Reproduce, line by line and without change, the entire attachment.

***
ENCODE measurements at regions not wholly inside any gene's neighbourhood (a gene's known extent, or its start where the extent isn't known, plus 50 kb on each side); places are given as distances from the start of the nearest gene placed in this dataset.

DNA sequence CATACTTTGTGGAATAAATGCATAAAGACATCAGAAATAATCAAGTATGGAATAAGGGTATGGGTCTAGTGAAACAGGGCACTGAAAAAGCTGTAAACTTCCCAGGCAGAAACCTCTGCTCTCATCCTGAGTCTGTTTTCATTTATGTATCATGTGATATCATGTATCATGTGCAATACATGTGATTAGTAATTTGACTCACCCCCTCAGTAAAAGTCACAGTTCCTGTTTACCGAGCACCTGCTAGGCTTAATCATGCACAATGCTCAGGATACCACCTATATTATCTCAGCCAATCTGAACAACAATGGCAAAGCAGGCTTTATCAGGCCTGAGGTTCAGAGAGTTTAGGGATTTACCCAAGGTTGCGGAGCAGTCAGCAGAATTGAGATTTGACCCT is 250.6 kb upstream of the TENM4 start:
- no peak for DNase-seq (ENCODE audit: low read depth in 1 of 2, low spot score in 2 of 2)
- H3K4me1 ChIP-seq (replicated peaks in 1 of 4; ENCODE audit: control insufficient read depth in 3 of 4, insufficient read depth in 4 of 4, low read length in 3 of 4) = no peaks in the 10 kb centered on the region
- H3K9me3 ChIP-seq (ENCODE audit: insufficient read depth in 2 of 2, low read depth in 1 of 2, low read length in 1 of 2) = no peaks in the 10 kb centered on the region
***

ENCODE measurements at regions not wholly inside any gene's neighbourhood (a gene's known extent, or its start where the extent isn't known, plus 50 kb on each side); places are given as distances from the start of the nearest gene placed in this dataset.

DNA sequence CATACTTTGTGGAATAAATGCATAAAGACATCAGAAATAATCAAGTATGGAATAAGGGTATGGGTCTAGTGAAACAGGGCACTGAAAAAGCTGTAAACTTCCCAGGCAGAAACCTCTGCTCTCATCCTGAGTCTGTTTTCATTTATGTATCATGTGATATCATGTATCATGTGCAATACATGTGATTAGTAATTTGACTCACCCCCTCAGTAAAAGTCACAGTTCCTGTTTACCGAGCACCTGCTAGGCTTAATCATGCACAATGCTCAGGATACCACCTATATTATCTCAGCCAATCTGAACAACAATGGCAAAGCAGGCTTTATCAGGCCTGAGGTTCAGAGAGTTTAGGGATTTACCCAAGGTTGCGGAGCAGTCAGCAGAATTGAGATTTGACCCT is 250.6 kb upstream of the TENM4 start:
- no peak for DNase-seq (ENCODE audit: low read depth in 1 of 2, low spot score in 2 of 2)
- H3K4me1 ChIP-seq (replicated peaks in 1 of 4; ENCODE audit: control insufficient read depth in 3 of 4, insufficient read depth in 4 of 4, low read length in 3 of 4) = no peaks in the 10 kb centered on the region
- H3K9me3 ChIP-seq (ENCODE audit: insufficient read depth in 2 of 2, low read depth in 1 of 2, low read length in 1 of 2) = no peaks in the 10 kb centered on the region